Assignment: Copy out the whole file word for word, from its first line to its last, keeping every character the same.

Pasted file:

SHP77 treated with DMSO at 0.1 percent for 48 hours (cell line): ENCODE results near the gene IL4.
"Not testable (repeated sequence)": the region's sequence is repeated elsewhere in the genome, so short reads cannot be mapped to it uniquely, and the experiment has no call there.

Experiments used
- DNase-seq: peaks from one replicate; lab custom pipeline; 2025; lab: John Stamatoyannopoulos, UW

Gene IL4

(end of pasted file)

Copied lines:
SHP77 treated with DMSO at 0.1 percent for 48 hours (cell line): ENCODE results near the gene IL4.
"Not testable (repeated sequence)": the region's sequence is repeated elsewhere in the genome, so short reads cannot be mapped to it uniquely, and the experiment has no call there.

Experiments used
- DNase-seq: peaks from one replicate; lab custom pipeline; 2025; lab: John Stamatoyannopoulos, UW

Gene IL4